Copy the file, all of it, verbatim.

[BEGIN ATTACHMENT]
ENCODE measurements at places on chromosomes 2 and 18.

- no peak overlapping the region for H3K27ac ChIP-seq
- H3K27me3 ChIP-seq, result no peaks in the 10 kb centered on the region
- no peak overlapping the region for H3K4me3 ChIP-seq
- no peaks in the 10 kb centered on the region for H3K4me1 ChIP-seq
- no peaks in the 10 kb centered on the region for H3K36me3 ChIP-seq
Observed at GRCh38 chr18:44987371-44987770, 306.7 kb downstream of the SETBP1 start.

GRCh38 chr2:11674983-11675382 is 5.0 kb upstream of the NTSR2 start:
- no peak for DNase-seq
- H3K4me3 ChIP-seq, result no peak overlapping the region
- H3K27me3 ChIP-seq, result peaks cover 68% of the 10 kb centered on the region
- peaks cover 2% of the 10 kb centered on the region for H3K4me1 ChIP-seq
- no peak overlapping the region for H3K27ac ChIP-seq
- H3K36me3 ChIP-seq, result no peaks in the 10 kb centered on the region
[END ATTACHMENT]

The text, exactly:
ENCODE measurements at places on chromosomes 2 and 18.

- no peak overlapping the region for H3K27ac ChIP-seq
- H3K27me3 ChIP-seq, result no peaks in the 10 kb centered on the region
- no peak overlapping the region for H3K4me3 ChIP-seq
- no peaks in the 10 kb centered on the region for H3K4me1 ChIP-seq
- no peaks in the 10 kb centered on the region for H3K36me3 ChIP-seq
Observed at GRCh38 chr18:44987371-44987770, 306.7 kb downstream of the SETBP1 start.

GRCh38 chr2:11674983-11675382 is 5.0 kb upstream of the NTSR2 start:
- no peak for DNase-seq
- H3K4me3 ChIP-seq, result no peak overlapping the region
- H3K27me3 ChIP-seq, result peaks cover 68% of the 10 kb centered on the region
- peaks cover 2% of the 10 kb centered on the region for H3K4me1 ChIP-seq
- no peak overlapping the region for H3K27ac ChIP-seq
- H3K36me3 ChIP-seq, result no peaks in the 10 kb centered on the region